Second, the government encourages us to to give to charity. Though this is likely going to be less of a deduction than it used to be now that the standard deductions are huge ($12,000 single; $24,000 married), the government will still give you a break if you give enough away. Some people give double one year and nothing the next to take advantage of the large standard deductions.
Third, and most importantly, there are people in this world that are in more need than you and me. Many of them ended up there because of circumstances outside of their control. If my family or I ever end up in need, I hope that generous people will come to our aid.
Finally, those who give tend to be happier! There is science behind this, too. Giving to others truly does make us happier.
You Can Still Accomplish Your Financial Goals
Many people are afraid to give money to charity because it will delay their ability to build wealth. While hoarding money may get you there faster, what’s the cost? Have you given as much thought to the fees you are paying in trading, funds, or to an advisor?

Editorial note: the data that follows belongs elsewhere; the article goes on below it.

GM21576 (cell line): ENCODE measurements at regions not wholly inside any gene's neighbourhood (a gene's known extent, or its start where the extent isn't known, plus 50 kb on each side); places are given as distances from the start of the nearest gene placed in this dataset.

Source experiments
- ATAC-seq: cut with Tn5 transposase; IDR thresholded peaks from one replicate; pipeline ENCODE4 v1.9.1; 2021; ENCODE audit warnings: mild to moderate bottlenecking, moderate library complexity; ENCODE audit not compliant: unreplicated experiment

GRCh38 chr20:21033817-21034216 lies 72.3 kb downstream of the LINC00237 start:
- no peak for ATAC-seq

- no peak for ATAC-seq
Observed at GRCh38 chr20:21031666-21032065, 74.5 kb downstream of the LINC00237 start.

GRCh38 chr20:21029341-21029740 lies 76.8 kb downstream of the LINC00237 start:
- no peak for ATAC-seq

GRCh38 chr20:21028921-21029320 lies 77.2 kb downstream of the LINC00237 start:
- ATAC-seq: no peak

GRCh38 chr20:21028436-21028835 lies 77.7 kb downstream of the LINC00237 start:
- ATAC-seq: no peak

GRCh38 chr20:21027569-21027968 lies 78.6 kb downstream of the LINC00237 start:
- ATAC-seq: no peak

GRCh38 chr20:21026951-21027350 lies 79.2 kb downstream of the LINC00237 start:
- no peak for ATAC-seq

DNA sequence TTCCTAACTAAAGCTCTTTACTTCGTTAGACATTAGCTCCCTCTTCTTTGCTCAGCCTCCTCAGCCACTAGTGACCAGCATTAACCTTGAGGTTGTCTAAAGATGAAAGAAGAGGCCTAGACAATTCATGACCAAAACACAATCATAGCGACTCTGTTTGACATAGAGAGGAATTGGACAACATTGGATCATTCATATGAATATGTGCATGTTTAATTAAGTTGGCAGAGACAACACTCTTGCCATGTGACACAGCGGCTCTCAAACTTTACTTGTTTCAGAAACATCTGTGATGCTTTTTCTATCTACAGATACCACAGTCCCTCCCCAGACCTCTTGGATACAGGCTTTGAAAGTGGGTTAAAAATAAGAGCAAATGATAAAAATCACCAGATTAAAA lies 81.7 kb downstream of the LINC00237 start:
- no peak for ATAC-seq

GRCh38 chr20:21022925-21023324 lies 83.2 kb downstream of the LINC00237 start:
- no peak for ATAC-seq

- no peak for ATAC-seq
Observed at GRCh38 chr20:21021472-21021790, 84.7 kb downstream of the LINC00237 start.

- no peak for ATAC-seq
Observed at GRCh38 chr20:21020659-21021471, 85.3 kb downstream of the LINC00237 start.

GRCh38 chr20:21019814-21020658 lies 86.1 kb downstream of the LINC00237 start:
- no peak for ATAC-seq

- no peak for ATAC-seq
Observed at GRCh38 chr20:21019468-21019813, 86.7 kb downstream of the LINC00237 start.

If not, physician on fire has your back when he looked at the cost of a 1% fee versus tithing 10%. The end result? Fees are killers. Many of you know this, but for those that don’t; giving 10% of your paycheck to a charitable cause will hurt you less financially than a 1% fee. This is another reason to use one of the flat, fee-only financial advisors recommended on this site.
In the end, you can still give to charity and accomplish your financial goals. They are not mutually exclusive.
If an example would be helpful, I’ll give you my own.
My wife and I give 10% of our monthly paycheck to our church. Admittedly, this was originally given post-tax (update: we now is given pre-tax). It ranges from $1500-1750 depending on the time of year and if I have met the $128,000 social security wages limit yet or not.
Despite giving around $25,000 to our church and other charitable causes, we paid off $200,000 in student loans in 19 months. Our net worth also skyrocketed from negative $208,000 and to more than $250,000 in two years.
That’s an improvement of over $450,000 in net worth despite giving 10% of our pre-tax income to charitable giving.